CMA Ecocycle partners with recycling plant in Papua New Guinea
January 24, 2017
Historically the story of international transfers of toxic waste has not been a happy one.
The tendency has been for industrialised countries to ship waste to less developed nations where it is either dumped, often illegally, or manually broken down for recycling with no regard given to the health and safety of workers.
Now, Australia’s largest and most experienced recycler of mercury-containing waste, CMA Ecocycle, is partnering with Papua New Guinea’s (PNG) world-class waste and environmental services company Total Waste Management (TWM) to reverse this situation.
With appropriate licenses from the environment protection agencies in both countries, CMA Ecocycle will take mercury-containing waste collected by TWM, primarily fluorescent lighting, and process it in its state-of-the-art facilities in Melbourne.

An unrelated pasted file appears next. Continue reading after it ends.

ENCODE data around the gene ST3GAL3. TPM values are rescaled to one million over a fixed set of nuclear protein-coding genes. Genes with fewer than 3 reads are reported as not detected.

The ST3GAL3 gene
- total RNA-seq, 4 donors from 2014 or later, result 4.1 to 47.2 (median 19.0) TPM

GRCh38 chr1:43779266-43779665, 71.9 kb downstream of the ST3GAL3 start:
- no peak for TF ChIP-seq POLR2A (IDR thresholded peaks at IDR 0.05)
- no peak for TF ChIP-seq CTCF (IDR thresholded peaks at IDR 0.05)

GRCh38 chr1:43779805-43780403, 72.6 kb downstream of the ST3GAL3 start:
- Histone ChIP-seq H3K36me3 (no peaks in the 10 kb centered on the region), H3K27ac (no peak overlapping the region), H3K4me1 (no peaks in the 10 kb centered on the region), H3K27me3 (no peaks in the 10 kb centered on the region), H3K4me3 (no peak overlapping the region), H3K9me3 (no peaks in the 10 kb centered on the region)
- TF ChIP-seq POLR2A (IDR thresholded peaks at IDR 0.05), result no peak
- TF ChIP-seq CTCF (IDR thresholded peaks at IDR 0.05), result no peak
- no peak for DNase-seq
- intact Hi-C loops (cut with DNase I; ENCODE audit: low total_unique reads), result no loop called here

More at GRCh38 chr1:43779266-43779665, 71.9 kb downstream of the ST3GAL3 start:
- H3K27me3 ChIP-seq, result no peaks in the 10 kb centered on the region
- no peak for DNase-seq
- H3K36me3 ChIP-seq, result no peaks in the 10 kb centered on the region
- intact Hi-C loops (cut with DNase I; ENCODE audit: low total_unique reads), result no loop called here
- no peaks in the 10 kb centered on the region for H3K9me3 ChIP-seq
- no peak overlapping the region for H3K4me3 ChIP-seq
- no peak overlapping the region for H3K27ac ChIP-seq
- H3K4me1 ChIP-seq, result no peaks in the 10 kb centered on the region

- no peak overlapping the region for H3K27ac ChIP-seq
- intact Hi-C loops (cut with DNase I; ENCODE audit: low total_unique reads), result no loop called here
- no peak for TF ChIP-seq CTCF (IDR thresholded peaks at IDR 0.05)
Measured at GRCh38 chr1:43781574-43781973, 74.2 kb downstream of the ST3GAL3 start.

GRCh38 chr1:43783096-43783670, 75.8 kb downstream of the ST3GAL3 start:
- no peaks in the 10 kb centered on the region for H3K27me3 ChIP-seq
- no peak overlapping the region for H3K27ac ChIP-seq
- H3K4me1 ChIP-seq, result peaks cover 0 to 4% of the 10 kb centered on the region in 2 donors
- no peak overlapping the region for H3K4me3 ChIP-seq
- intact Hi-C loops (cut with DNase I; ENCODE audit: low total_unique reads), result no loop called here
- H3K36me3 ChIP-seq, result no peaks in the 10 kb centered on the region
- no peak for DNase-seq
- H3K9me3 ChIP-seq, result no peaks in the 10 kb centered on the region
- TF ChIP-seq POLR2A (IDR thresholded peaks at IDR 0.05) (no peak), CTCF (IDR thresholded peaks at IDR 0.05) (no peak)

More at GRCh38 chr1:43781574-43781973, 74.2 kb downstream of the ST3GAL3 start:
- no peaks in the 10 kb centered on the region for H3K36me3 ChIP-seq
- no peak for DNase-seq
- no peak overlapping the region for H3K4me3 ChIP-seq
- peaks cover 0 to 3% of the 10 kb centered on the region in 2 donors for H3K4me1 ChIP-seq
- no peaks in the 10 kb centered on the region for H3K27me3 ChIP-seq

In the longer term, the plan is for CMA Ecocycle to install a lighting recycling plant in Port Moresby, PNG. CMA Ecocycle will also provide training, with the plant to be operated by TWM.
CMA Ecocycle’s Business Development Manager Daryl Moyle said managing mercury waste was a growing priority in the Pacific Islands region, and PNG was just the first step in CMA Ecocycle’s plans for the region.
“With the support of TWM we hope to increase awareness of this toxic substance, its impact on the environment and how we can all protect these often small and vulnerable islands by implementing simple but important recycling solutions,” he said.
In 2015, a sub-regional workshop on the Minamata Convention, aimed at supporting Pacific Islands in the early ratification and implementation of the convention, was held in Samoa. Topics discussed at the workshop included the levels of mercury in Pacific fish, and the need for adequate institutional and border controls to manage mercury.
The PNG government is also active in running awareness campaigns about mercury pollution and the Minamata Convention at home, and taking a leading role on the issue in the Pacific region.